Monday, July 30, 2012

The Economic Freedom of the Few Limits the Political Freedom of the Many

Politics is all about who decides on whose behalf. Inevitably, political decisions entail winners and losers.  In an ideal world, political decisions would be made by inclusive institutions that allow for a thorough analysis of the substantive issues in which the will of the majority prevails.

Sadly, this is not the case.

In fact, where I live the political system in place prevents people like me, who believe that effective measures to minimize catastrophic climate change must be undertaken quickly, from having effective representation in our elected legislatures.  Moreover, the federal court recently ruled that it is part of the Prime Minister's royal prerogative to unilaterally withdraw Canada from the Kyoto Accord, the only international agreement that attempts to prevent catastrophic climate from coming about.

In summary, the political system, in particular the voting method, effectively thwarts people like myself from having an effective voice in this nation's deliberative process and at the same time maintains the absolutist powers of the crown so to benefit those who would transfer as much of the carbon reserves in Alberta's tar sands into the atmosphere as possible.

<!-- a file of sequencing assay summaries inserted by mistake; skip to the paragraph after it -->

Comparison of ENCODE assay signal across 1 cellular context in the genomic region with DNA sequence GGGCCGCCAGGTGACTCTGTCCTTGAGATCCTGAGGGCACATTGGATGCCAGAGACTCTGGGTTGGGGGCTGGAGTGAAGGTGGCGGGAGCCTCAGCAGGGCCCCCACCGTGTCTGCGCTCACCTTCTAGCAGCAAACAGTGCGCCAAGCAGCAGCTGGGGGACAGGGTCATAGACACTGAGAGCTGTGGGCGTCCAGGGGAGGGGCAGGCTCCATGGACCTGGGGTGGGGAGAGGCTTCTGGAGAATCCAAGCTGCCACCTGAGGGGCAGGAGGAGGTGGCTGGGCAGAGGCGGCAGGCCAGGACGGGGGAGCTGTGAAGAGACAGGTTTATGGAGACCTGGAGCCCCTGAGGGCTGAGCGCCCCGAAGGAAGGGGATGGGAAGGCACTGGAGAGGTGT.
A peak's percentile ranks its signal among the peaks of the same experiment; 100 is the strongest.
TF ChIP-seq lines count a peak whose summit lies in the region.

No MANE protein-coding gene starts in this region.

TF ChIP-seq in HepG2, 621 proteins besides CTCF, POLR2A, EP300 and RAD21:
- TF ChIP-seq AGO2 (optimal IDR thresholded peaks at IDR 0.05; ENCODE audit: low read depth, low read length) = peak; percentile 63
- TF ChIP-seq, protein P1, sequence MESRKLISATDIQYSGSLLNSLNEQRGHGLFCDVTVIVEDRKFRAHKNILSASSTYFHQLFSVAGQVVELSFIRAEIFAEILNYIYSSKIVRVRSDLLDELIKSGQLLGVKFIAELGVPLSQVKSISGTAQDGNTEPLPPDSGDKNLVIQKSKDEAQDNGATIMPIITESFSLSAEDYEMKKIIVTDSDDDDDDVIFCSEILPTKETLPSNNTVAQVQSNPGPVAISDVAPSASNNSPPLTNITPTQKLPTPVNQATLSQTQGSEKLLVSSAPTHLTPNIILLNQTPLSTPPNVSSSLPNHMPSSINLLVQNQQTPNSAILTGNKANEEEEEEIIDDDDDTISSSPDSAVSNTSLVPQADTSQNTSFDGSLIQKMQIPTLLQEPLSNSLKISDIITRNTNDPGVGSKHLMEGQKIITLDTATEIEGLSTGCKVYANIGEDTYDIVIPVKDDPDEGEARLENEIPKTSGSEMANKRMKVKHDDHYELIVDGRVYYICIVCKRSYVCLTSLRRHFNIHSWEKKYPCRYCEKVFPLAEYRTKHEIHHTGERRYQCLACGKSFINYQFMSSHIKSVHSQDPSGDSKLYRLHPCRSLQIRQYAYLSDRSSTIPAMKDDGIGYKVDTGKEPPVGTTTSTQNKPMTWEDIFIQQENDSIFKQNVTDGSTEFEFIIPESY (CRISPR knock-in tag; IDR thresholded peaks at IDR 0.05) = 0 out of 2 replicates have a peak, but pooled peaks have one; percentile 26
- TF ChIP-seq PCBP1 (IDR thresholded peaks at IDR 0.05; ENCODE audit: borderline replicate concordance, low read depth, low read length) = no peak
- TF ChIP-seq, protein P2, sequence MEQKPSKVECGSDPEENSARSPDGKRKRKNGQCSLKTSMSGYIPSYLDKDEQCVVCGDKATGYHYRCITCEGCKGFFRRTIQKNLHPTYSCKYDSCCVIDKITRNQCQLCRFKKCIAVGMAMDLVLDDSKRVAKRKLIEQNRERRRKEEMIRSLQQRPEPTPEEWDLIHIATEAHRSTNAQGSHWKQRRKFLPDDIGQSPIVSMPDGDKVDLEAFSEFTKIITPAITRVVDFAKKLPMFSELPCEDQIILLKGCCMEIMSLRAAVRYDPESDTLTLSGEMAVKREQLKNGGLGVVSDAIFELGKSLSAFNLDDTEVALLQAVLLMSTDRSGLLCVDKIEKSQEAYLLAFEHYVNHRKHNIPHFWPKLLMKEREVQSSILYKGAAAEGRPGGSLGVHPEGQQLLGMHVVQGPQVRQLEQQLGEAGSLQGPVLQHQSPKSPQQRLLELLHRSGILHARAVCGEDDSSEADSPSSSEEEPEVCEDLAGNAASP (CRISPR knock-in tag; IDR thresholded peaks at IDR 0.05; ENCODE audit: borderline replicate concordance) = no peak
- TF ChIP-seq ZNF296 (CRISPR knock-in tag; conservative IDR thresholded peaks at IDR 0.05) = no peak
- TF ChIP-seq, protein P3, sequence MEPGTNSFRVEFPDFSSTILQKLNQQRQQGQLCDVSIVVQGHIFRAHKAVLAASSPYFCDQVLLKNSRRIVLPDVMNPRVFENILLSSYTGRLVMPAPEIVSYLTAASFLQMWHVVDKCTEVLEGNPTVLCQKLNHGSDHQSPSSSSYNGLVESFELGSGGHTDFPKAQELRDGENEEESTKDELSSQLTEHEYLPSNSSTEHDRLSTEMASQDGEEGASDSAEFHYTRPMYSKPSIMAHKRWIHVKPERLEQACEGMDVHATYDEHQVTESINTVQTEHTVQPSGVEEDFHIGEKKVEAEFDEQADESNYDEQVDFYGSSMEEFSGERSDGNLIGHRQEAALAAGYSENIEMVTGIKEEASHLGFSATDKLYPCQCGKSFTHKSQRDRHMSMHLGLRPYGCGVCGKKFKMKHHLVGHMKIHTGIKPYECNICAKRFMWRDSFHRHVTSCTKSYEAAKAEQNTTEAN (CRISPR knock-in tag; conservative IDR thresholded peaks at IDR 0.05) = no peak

What's up with that?

Well, the economic freedom of big money for one.  There is a ton of cash to be made from the extraction of oil from the tar sands and the negative impacts upon the environment are simply to be externalized.

That's as far as it goes.  No need to entertain economic arguments about short-term gains versus long-term costs or risk management.

Wealth extraction is the name of the game.

The rules favor those who want to be free to extract as much wealth as possible, and the rules are not likely to change anytime soon.

No comments:

Post a Comment

All comments will be reviewed before posting. Civility is a must.